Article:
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November 24, 2011

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Music provides a passport to exciting places

SAYING "music is a universal language" is best left unspoken at this point. It's cliché. Besides, academics like to point out that mathematics is a better answer to that unspoken question. Beyond that, music in an infinitely complex language full of historical and cultural nuance and intrigue.

If you don't believe me, compare a jazz hound's countenance to a naif as they both listen to a free jazz saxophonist blow a mind-bending solo for minutes on end; or, consider why the music of Al Jolson or convention-destroying soul singer Ray Charles are so important.

No, music is not a universal language as much as a passport, giving access to places (and times) not easily available, if accessible otherwise at all. For proof, look no further than the next five nights. A virtual World Expo of musicians are coming to Shanghai, spreading their personal and cultural story.

Tonight, from gray England, comes Soul II Soul Sound System to Mao Livehouse (308 Chongqing Rd S.). Soul II Soul is an electronic music crew that melds R&B and a bit of hip-hop to their techno sound. They had a big international hit in 1989 with "Back to Life (However Do You Want Me)."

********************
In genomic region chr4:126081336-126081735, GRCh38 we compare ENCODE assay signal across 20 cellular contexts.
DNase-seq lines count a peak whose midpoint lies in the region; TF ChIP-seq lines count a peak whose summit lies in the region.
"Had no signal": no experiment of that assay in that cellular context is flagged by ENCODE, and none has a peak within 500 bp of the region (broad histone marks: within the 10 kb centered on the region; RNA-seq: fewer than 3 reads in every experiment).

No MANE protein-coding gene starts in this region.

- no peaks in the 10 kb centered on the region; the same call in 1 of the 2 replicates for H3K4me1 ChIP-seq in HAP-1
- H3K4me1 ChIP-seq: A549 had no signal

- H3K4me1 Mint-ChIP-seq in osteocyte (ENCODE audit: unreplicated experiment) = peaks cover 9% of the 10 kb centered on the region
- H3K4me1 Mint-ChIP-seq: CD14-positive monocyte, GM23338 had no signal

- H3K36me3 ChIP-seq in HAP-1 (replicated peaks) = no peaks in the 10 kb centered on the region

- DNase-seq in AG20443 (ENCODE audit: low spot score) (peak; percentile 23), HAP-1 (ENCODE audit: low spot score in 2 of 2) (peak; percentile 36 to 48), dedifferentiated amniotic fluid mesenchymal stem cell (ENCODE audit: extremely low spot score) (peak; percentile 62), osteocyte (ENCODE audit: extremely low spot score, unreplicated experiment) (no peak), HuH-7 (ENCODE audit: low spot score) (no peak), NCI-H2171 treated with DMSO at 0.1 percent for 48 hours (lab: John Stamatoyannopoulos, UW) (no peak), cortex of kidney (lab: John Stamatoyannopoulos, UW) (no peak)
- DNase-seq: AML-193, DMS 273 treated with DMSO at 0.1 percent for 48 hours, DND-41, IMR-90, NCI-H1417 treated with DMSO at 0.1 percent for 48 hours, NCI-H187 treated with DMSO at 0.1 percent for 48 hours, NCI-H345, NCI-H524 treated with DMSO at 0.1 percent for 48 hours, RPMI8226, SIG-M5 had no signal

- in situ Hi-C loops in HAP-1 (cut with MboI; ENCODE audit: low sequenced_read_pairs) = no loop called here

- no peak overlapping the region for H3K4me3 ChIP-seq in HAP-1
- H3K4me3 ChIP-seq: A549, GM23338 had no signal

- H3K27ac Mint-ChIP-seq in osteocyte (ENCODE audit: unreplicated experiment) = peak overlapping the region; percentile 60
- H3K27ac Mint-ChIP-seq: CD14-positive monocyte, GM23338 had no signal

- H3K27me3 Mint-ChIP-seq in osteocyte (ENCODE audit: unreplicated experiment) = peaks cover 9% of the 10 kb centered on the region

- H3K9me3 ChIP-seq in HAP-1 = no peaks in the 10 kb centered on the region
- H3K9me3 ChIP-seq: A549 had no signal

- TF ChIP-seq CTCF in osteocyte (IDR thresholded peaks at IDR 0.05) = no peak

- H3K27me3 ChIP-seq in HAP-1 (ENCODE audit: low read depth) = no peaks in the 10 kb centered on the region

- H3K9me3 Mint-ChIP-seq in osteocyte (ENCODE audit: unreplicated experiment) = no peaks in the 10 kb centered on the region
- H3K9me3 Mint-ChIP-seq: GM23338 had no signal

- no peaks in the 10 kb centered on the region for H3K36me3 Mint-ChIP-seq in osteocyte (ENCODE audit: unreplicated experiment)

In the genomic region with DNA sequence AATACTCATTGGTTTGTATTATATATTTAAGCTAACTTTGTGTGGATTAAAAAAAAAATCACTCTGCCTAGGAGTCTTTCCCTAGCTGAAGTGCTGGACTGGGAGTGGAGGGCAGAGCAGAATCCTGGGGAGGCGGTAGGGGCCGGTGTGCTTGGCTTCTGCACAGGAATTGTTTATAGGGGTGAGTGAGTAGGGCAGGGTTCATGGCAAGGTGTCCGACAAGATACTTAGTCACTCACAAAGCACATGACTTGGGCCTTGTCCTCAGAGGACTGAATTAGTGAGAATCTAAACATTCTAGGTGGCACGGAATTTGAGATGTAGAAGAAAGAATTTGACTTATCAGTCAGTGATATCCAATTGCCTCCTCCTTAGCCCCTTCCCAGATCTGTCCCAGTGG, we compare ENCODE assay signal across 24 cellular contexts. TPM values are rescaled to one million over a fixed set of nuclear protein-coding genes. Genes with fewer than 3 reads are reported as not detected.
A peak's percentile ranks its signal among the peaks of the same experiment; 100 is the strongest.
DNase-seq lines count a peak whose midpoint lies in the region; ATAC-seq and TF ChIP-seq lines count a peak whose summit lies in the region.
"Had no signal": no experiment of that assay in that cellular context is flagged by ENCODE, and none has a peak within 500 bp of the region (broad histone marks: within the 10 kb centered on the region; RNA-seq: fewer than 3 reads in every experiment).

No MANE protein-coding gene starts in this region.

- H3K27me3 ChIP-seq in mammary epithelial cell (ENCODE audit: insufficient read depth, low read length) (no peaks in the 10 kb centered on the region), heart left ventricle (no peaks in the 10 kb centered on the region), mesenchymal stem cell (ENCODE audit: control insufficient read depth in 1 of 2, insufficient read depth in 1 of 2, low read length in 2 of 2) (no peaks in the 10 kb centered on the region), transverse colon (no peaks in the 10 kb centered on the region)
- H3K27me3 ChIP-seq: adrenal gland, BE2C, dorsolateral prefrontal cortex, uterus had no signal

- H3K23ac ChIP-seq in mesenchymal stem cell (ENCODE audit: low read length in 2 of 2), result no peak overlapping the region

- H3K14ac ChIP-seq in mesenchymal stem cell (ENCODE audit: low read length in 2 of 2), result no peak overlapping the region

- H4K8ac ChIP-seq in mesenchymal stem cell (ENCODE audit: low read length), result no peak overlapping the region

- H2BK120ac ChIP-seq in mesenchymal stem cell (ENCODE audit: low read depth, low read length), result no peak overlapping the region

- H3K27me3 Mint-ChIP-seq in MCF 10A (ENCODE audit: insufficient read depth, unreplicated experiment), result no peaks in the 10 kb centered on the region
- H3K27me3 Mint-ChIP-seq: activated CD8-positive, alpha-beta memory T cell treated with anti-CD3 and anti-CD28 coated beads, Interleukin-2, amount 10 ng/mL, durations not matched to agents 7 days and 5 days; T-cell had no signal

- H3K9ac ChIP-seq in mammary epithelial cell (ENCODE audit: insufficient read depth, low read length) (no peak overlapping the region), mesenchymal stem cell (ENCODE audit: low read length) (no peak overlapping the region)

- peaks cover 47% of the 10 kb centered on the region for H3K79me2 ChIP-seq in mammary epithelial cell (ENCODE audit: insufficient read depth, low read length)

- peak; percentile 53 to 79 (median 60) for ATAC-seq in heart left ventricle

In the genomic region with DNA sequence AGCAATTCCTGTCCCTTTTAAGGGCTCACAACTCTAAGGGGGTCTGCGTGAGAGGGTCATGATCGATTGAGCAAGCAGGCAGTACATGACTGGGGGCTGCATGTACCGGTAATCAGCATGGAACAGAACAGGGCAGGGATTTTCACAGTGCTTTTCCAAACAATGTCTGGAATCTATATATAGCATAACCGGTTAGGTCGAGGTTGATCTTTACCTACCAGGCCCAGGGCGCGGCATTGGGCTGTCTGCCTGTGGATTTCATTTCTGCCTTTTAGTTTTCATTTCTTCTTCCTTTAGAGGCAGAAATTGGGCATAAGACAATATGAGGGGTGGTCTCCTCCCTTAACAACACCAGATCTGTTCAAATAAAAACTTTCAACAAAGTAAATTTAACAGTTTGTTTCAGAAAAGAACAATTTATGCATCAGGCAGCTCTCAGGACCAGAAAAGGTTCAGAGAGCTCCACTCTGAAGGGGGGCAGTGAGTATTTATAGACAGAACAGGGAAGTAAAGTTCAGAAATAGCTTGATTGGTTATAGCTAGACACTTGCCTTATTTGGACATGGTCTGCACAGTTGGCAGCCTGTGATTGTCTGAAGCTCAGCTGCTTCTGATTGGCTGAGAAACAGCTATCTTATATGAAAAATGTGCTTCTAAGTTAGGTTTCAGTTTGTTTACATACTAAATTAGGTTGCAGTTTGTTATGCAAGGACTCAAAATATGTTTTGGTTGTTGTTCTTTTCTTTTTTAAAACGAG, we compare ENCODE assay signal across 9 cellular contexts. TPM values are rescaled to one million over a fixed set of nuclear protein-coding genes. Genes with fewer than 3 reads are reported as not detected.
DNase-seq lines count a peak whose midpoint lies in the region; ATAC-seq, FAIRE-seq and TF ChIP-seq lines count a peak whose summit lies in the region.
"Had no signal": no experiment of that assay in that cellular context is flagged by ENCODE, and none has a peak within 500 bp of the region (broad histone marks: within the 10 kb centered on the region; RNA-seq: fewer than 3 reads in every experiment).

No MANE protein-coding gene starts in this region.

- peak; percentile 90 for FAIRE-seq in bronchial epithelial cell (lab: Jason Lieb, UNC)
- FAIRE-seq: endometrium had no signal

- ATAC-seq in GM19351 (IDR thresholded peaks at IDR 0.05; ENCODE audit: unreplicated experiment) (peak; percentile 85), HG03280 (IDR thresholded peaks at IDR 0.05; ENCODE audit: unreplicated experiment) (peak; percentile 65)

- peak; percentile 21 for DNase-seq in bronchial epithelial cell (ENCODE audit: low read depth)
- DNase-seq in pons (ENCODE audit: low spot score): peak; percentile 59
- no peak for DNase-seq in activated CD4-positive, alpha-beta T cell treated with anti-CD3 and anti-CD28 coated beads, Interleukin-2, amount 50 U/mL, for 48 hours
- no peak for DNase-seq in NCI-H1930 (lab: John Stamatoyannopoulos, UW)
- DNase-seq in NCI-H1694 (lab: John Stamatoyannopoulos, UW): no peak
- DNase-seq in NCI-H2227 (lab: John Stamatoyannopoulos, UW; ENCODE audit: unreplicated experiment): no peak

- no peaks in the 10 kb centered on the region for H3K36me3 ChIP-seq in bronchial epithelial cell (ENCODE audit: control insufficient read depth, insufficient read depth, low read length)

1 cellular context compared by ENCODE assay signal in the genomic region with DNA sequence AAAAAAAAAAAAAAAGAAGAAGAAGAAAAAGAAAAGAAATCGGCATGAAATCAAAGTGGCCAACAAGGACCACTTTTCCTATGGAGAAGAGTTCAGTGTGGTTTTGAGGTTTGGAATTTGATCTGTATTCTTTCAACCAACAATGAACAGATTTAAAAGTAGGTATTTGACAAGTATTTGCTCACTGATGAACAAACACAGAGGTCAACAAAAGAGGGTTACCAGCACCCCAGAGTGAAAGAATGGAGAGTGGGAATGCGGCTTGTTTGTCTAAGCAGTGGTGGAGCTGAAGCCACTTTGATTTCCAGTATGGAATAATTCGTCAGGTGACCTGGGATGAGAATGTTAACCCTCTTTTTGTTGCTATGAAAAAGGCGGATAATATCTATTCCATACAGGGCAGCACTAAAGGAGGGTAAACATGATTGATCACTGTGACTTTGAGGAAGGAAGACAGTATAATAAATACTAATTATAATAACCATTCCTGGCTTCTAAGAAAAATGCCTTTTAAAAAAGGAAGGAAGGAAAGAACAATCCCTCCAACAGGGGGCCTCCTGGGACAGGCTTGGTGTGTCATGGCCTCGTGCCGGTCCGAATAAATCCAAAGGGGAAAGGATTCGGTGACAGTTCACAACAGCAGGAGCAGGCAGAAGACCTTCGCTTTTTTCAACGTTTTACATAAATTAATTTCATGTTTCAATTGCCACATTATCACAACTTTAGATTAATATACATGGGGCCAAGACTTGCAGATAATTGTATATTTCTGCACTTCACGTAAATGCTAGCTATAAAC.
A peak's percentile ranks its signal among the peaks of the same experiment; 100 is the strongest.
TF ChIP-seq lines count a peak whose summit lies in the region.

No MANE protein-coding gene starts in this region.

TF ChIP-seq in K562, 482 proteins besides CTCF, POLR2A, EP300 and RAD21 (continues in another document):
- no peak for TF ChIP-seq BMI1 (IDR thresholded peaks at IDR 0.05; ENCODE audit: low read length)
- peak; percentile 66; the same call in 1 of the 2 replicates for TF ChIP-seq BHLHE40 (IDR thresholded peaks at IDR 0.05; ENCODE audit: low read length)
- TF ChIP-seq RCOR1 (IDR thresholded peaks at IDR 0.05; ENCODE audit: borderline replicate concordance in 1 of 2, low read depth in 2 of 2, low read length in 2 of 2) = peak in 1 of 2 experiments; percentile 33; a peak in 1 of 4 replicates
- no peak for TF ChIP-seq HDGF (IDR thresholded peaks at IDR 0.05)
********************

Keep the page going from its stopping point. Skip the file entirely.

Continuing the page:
Tomorrow, from Brazil comes The Twelves to Shanghai Livehouse (477 Aomen Rd). Born almost two decades after Soul II Soul, The Twelves are an electronic music crew that meld, reshape and remix any pop music in history to become their own. Their remixes of indie rock hits have especially made them a hot property.

Saturday night will be back to Europe with another DJ group, France's Birdy Nam Nam, at Shanghai Livehouse. A little more on the avant-garde side, they treat their turntables like instruments, and have composed scores for plays and films. Their sound has been compared to Bjork and The Avalanches.

Sunday will be a heavy one, with Trail of Tears - a black metal group - storming in from Norway to play at Mao Livehouse. Not a show for the weak hearted, the band features the "death grunt vocals" of lead vocalist Ronny Thorsen.

Monday will be equally if not more epic, as Scotland's Mogwai will bring their renowned sound to Mao Livehouse. Their name is synonymous with their genre, post-rock - think using traditional rock sound textures into long, winding passages. Their live show is considered one of the best in the world.

Go see the world, one show at a time.


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